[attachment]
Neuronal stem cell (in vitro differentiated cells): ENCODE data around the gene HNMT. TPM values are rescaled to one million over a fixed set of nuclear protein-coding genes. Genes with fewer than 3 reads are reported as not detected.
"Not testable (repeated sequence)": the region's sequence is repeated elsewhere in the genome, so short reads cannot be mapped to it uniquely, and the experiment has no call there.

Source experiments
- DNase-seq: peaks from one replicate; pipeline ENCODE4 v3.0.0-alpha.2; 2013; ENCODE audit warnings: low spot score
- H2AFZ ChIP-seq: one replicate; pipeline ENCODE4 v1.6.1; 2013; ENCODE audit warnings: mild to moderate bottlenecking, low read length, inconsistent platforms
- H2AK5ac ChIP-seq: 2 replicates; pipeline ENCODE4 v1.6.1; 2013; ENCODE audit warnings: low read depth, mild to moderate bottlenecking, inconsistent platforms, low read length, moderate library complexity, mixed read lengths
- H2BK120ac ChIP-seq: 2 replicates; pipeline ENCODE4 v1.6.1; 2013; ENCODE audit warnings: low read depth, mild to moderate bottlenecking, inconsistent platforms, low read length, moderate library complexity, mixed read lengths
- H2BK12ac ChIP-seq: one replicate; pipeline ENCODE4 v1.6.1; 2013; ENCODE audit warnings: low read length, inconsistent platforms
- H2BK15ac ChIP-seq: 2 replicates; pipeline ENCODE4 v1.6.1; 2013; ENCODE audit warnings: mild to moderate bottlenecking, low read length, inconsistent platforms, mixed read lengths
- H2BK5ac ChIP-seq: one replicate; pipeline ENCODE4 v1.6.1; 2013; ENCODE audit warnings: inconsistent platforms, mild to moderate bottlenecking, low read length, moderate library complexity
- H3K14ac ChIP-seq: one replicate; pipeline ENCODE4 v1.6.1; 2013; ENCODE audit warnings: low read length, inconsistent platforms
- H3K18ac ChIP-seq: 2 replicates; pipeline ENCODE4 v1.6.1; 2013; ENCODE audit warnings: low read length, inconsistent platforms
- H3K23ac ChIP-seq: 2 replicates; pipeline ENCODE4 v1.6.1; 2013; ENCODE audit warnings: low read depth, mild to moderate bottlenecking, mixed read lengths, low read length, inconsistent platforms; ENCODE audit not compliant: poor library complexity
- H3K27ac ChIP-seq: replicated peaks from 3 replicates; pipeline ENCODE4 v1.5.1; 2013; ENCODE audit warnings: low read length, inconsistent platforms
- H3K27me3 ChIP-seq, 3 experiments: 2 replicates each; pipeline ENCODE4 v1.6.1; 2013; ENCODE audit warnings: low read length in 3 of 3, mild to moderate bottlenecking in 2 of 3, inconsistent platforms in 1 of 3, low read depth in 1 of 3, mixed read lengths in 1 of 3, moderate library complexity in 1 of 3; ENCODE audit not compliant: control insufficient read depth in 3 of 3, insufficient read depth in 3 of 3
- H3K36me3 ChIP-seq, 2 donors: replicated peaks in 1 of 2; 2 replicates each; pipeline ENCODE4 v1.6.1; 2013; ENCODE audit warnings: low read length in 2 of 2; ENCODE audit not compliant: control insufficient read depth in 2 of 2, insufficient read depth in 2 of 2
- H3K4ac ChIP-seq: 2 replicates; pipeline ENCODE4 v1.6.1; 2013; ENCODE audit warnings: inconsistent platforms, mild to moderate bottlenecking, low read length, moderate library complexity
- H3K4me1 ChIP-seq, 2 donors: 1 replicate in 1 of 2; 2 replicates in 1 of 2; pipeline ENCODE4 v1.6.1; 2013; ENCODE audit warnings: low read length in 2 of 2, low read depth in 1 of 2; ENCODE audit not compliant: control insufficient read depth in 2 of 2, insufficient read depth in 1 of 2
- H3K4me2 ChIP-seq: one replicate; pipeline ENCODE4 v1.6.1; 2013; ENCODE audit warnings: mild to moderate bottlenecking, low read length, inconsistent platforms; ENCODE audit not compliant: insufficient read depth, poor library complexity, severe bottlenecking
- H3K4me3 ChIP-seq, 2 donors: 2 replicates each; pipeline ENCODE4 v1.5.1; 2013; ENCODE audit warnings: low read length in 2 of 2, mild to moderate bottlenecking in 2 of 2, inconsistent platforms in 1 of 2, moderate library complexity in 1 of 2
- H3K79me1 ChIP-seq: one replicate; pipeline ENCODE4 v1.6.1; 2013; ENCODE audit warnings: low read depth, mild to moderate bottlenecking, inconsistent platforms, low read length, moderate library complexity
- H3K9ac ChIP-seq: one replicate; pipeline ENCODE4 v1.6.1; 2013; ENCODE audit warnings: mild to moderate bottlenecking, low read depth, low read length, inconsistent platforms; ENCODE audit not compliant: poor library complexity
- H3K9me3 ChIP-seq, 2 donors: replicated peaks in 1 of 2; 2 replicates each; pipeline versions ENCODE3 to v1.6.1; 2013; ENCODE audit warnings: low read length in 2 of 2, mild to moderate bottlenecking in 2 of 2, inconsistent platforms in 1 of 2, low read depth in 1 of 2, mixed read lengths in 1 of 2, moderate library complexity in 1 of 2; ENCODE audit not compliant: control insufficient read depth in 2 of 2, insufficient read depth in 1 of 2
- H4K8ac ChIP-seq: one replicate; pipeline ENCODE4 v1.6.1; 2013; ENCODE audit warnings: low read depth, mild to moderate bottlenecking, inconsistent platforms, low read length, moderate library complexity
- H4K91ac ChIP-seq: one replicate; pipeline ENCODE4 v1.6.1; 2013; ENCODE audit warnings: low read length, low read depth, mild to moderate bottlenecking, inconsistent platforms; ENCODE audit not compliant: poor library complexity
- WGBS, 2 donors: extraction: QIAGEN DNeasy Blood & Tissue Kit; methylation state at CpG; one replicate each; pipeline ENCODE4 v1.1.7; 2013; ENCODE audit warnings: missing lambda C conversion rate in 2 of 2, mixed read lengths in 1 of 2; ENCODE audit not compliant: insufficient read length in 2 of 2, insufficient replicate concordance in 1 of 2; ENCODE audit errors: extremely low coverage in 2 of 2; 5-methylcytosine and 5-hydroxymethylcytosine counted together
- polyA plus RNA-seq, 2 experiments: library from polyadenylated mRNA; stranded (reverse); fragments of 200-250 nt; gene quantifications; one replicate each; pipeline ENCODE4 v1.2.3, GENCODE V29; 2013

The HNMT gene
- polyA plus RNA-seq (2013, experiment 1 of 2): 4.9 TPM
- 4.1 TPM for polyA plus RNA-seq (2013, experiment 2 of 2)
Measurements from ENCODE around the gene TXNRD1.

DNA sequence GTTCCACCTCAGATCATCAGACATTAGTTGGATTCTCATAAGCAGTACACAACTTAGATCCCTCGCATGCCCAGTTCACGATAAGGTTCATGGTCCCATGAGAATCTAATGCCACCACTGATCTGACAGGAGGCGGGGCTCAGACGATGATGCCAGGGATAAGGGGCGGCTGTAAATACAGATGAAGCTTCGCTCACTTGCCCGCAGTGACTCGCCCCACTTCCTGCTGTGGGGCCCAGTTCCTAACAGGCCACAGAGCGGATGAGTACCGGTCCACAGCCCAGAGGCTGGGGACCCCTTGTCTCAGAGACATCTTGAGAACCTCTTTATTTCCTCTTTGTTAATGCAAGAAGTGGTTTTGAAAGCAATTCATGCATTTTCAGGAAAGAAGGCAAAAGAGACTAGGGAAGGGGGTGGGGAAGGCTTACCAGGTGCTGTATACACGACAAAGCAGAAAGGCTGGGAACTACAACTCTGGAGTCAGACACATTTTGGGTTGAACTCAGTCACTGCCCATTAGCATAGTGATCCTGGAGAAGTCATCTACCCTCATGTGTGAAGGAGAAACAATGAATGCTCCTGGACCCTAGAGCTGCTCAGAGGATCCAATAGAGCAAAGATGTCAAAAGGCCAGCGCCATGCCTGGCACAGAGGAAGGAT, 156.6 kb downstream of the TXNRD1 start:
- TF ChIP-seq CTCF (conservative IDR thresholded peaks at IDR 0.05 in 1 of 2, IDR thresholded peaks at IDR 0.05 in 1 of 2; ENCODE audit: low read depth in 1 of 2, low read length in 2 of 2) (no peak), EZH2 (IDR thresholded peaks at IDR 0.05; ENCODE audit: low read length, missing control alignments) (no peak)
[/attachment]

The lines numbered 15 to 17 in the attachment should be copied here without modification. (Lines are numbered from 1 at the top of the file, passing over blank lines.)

- H3K27me3 ChIP-seq, 3 experiments: 2 replicates each; pipeline ENCODE4 v1.6.1; 2013; ENCODE audit warnings: low read length in 3 of 3, mild to moderate bottlenecking in 2 of 3, inconsistent platforms in 1 of 3, low read depth in 1 of 3, mixed read lengths in 1 of 3, moderate library complexity in 1 of 3; ENCODE audit not compliant: control insufficient read depth in 3 of 3, insufficient read depth in 3 of 3
- H3K36me3 ChIP-seq, 2 donors: replicated peaks in 1 of 2; 2 replicates each; pipeline ENCODE4 v1.6.1; 2013; ENCODE audit warnings: low read length in 2 of 2; ENCODE audit not compliant: control insufficient read depth in 2 of 2, insufficient read depth in 2 of 2
- H3K4ac ChIP-seq: 2 replicates; pipeline ENCODE4 v1.6.1; 2013; ENCODE audit warnings: inconsistent platforms, mild to moderate bottlenecking, low read length, moderate library complexity